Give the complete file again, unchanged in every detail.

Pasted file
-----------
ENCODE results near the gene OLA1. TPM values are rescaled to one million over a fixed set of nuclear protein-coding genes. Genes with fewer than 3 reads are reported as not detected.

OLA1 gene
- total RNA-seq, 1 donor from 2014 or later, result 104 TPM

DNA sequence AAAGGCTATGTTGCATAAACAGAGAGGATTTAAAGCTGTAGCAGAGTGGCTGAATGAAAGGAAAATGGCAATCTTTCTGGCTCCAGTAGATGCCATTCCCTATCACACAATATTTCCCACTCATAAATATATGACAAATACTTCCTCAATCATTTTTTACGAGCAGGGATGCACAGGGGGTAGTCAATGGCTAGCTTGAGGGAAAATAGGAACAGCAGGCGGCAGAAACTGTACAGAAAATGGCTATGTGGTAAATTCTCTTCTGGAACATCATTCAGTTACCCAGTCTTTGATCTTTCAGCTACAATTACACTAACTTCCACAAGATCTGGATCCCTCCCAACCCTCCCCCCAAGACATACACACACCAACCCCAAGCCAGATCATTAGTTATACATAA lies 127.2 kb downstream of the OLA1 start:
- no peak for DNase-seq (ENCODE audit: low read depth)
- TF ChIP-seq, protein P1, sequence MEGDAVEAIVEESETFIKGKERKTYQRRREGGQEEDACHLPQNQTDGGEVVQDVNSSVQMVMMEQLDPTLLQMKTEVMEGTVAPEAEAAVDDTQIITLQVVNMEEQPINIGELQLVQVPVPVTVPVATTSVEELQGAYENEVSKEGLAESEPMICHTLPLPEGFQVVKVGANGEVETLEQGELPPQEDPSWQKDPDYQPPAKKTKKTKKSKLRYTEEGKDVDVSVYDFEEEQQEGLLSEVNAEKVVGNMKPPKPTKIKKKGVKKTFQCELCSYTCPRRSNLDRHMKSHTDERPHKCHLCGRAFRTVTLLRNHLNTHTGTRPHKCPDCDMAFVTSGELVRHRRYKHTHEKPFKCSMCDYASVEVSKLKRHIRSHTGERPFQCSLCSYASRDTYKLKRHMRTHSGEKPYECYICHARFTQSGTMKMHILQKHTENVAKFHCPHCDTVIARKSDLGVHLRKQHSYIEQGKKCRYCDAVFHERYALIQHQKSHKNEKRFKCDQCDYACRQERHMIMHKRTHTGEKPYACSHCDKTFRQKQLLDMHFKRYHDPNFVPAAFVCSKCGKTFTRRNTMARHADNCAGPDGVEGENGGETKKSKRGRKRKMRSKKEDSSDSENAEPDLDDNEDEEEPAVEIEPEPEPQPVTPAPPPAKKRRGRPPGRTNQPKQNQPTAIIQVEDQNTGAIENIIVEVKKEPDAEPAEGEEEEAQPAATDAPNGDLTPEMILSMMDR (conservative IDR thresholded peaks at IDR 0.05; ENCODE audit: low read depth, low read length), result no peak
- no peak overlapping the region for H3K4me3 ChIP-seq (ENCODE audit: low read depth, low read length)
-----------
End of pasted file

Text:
ENCODE results near the gene OLA1. TPM values are rescaled to one million over a fixed set of nuclear protein-coding genes. Genes with fewer than 3 reads are reported as not detected.

OLA1 gene
- total RNA-seq, 1 donor from 2014 or later, result 104 TPM

DNA sequence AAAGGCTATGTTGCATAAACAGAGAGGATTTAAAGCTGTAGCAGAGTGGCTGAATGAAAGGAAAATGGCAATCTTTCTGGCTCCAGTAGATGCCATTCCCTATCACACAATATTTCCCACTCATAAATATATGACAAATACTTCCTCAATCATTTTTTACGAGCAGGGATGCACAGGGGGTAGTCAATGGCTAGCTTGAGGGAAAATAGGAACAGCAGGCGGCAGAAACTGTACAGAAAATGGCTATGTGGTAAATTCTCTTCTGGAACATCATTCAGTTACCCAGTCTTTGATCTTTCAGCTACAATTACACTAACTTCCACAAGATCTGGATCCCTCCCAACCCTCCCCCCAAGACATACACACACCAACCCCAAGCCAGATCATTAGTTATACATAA lies 127.2 kb downstream of the OLA1 start:
- no peak for DNase-seq (ENCODE audit: low read depth)
- TF ChIP-seq, protein P1, sequence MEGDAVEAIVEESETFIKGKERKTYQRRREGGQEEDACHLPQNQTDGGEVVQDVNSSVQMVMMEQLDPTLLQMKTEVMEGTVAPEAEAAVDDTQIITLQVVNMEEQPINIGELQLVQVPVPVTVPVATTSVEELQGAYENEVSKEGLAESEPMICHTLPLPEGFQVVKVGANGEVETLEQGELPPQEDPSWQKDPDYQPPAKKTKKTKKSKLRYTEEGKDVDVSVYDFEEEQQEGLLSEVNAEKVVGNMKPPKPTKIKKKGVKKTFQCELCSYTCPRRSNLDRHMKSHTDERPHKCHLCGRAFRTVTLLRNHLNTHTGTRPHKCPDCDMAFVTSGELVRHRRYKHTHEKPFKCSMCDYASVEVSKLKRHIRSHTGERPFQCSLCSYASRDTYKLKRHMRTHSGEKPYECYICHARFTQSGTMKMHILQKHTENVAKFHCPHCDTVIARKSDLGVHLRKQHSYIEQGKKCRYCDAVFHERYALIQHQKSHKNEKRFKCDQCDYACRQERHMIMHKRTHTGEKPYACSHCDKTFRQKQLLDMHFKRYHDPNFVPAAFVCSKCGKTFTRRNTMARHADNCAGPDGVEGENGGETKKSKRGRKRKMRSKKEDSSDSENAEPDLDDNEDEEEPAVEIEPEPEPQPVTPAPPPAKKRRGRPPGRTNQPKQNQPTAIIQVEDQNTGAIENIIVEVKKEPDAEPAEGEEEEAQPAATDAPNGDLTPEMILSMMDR (conservative IDR thresholded peaks at IDR 0.05; ENCODE audit: low read depth, low read length), result no peak
- no peak overlapping the region for H3K4me3 ChIP-seq (ENCODE audit: low read depth, low read length)